The UK may not be what you initially envision when thinking about a sunny escape – but with the gorgeous spring sun – the prospect of camping in the great outdoors is becoming increasingly tempting. Camping is a tried and tested favourite for all the family, low cost and mobile, it allows you to book just weeks or days in advance depending on where you are heading to.
Camping staycations have become steadily more popular throughout the COVID-19 pandemic. Whether you are taking a tent and the family out on an extended road trip or taking the time to explore what your local area has to offer, there are hundreds of ways to make your camping staycation perfect for you.
With lockdown rules relaxing, self-contained accommodation is now available for the in-country holiday maker, and this has prompted an outpouring of campers heading off to areas like Cornwall, the Lake District and Kent.
Renting a spot at a campsite is low cost and often comes with extensive facilities included on site, from bathrooms and kitchen facilities to small shops so you can pick up any essentials on site. Camping can give you a wonderful change of pace, without a fixed itinerary you can spend your holiday exploring local towns and villages or hiking through local trails.
While buying a tent and other camping paraphernalia isn’t necessarily low cost, if friends or family have camping equipment sitting unused in the garage, borrowing anything you don’t have on hand is an excellent way to drive down costs even more. Much of the camping equipment offered in shops such as canvas chairs and transportable barbequing equipment may be unnecessary for your trip. Taking just a tent bedding and a few utensils will be enough if you don’t mind buying other necessities once you arrive.
Less planning required
When you remove both the cost of international travel in the plane or the ferry as well as extra costs for accommodation, camping staycations are a low cost option which requires minimum hassle to organise.
While many experienced campers or hikers with camping equipment are capable of setting up their own camp, less intrepid campers may choose glamping as an option. Staying in pre-set-up camping areas with beds in interesting environments such as a tepee or tree house, glamping offers the experience of camping for newcomers, albeit with more home comforts.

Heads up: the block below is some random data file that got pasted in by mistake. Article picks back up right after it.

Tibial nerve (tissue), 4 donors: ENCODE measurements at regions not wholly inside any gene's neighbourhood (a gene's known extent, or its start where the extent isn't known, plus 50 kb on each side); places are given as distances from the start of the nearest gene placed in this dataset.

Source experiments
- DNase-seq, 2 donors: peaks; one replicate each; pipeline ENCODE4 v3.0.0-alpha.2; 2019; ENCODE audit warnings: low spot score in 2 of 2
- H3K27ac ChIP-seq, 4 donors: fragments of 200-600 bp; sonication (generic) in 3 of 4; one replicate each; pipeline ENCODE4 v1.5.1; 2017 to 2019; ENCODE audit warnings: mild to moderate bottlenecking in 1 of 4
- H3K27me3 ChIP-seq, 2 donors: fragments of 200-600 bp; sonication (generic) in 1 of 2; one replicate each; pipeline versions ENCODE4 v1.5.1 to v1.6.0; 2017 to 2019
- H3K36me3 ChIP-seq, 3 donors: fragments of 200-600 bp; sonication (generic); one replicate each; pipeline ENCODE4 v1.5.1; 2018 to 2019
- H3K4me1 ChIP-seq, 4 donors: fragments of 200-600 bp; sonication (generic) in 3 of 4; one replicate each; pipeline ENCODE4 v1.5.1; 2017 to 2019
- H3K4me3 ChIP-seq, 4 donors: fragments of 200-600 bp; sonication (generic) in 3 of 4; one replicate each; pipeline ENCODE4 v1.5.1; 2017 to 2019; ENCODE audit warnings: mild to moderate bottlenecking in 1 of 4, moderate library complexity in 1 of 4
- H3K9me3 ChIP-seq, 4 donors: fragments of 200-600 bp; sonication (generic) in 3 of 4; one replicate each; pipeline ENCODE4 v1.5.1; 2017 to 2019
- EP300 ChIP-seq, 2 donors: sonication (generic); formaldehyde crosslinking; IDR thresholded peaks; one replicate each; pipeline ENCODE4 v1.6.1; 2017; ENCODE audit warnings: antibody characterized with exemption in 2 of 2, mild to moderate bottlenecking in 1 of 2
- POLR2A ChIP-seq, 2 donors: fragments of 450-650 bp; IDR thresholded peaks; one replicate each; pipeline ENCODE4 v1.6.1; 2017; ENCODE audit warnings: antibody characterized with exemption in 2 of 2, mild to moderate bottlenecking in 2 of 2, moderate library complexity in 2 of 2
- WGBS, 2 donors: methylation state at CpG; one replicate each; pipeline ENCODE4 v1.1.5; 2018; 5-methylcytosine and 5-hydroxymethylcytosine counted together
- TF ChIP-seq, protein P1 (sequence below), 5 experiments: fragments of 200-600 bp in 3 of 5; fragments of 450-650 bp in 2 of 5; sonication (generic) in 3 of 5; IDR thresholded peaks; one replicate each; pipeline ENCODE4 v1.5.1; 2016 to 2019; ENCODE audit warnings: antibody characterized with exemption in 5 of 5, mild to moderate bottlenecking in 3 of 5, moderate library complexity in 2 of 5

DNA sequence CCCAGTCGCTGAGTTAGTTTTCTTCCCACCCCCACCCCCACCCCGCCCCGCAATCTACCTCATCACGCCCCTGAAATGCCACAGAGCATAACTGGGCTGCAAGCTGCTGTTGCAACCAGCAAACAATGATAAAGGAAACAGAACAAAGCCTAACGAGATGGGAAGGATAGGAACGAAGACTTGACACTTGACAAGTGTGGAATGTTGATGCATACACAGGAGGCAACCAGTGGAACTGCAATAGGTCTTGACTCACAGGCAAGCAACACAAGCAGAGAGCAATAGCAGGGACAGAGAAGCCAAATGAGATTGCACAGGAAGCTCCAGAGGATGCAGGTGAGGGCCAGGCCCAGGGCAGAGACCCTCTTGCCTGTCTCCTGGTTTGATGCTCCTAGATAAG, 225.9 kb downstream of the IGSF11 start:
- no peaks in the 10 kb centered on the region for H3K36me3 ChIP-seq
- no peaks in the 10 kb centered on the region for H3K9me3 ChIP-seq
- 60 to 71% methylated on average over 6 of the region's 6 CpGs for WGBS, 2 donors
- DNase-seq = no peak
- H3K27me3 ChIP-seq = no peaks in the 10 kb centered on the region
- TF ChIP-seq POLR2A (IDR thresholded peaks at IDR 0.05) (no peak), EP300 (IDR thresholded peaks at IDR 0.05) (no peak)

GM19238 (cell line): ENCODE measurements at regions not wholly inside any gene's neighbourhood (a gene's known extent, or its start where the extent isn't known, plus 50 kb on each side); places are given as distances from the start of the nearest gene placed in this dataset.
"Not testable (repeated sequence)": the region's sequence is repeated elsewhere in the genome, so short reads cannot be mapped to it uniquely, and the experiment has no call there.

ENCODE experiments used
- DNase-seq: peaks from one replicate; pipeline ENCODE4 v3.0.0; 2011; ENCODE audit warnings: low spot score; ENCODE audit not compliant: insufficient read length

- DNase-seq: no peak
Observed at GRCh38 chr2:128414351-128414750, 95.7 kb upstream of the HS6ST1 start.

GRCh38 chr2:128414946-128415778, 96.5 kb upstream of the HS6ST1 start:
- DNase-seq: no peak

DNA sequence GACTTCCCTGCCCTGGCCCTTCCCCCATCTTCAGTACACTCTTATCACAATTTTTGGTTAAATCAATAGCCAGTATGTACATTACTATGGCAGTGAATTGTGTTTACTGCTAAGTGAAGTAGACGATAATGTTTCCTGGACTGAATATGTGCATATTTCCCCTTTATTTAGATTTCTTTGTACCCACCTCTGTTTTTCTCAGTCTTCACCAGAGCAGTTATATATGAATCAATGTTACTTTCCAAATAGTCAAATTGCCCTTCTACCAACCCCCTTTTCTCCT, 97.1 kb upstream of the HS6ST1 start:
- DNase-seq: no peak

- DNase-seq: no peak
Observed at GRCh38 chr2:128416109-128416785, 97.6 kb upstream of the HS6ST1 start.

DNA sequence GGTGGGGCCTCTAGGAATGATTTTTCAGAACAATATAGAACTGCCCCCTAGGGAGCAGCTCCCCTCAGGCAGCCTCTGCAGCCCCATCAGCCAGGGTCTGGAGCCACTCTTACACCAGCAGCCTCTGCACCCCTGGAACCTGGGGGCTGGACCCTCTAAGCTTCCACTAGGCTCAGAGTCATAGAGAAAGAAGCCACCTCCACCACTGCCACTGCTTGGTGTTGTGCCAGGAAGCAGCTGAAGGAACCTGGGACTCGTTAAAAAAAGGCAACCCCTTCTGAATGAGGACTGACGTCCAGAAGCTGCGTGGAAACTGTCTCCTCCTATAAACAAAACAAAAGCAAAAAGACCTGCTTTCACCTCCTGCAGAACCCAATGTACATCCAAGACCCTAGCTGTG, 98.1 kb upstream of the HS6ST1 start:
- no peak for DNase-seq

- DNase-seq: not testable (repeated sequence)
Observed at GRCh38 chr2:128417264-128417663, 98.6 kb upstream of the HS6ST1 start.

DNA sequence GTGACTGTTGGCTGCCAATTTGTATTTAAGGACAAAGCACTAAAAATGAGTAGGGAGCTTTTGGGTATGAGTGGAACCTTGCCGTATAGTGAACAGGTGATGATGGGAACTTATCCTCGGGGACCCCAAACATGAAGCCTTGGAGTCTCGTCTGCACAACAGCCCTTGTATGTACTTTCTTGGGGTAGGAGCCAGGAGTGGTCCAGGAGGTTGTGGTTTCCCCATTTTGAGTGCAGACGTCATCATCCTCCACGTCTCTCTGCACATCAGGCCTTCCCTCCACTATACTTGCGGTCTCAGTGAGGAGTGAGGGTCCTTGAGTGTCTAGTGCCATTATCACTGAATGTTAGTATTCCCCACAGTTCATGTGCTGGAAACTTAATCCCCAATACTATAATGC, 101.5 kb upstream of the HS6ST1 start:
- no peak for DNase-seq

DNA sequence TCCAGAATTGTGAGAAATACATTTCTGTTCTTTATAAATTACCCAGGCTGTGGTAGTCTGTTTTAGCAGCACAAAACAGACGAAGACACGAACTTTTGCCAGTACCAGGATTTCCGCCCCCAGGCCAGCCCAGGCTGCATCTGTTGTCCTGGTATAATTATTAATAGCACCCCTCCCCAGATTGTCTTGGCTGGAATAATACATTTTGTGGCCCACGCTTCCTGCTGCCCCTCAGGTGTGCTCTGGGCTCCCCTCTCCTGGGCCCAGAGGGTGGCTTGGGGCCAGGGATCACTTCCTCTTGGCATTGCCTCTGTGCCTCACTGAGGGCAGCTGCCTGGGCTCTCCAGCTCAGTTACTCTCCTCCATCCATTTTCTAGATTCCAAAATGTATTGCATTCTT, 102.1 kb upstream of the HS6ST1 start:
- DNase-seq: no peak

Glamping is a great compromise between traditional camping and a more traditional hotel room. The tent and often cooking facilities being provided on site means you can camp a lot lighter than you would otherwise, making it a good option if you are taking a train or bus to your destination.
Taking a camping staycation is all about getting in touch with nature and exploring the wilder parts of the UK. There are many fantastic activities you can access from your campsite.
- Kayaking or canoeing
A fantastic way to explore the coast line or rivers of the UK. Kayaking and canoeing trips can become the highlight of your camping trip. Fun for all the family, you can book a guided tour if you are an inexperienced kayaker or have young children you want to take with you and need an extra pair of eyes on them, as well as expert safety advice.
Fishing is a fantastic way to unwind, whether you book a boat trip to go mackerel fishing or purchase a permit to go freshwater fishing at a reservoir like Bewl for perch or trout, sitting out by the water has a soothing effect. Catching fish for your dinner can give you a real sense of achievement. If you aren’t happy with killing the fish and preparing it for food, you can always release your catch back into the water. Going hunting for mussels and other shellfish on the coast is another fantastic way to forage your own food.
The UK coastline has some wonderful areas for surfing and body boarding, if a bit cold for most of the year. If you are a new comer to the sport, then booking a space in a surfing class can be an excellent way to get started. If you have some experience, then renting some surf boards and a wetsuit is all the preparation you need!
- Paddle boarding
Paddle boarding has been a huge lockdown success, as a fun and socially distanced water sport it’s availability to all ages has guaranteed that many have given it a try. Paddle boarding is a great low intensity sport for people to try. The calm pace of paddle boarding allows you to slowdown and enjoy the scenery.
- Nature walks and bird watching
Bird watching is an enduring hobby for all ages, enthralling many nature enthusiasts. Looking up unusual plant species that can be spotted in the area and keeping an eye out for any interesting animals that may pass by is a fantastic way to spend a morning walk.
Many wild species like black berries and wild garlic can be used for cooking if you are interested in foraging. Be very careful if you are looking for edible plants, booking a foraging course with an expert is perhaps the best way to learn about the edible plants near where you are staying.
- Fossil hunting
There are hundreds of areas with a rich palaeontological record, with ammonites and other fossils found often along the beaches and quarry areas. Many areas which have previously had fossils are easy to find. Any fossils you find can often be identified with a quick search online.
Whether you are a budding palaeontologist or an interested novice, anyone can find interesting specimens.
- Card games
Easy to keep on you, tucked into a pocket, a pack of cards offers infinite options. From snap and poker to go fish, there are hundreds of potential games to play together and enjoy at multiple difficulties. If you are interested in other games, travel sized chess and checkers sets are available at bookshops and newsagents around the country.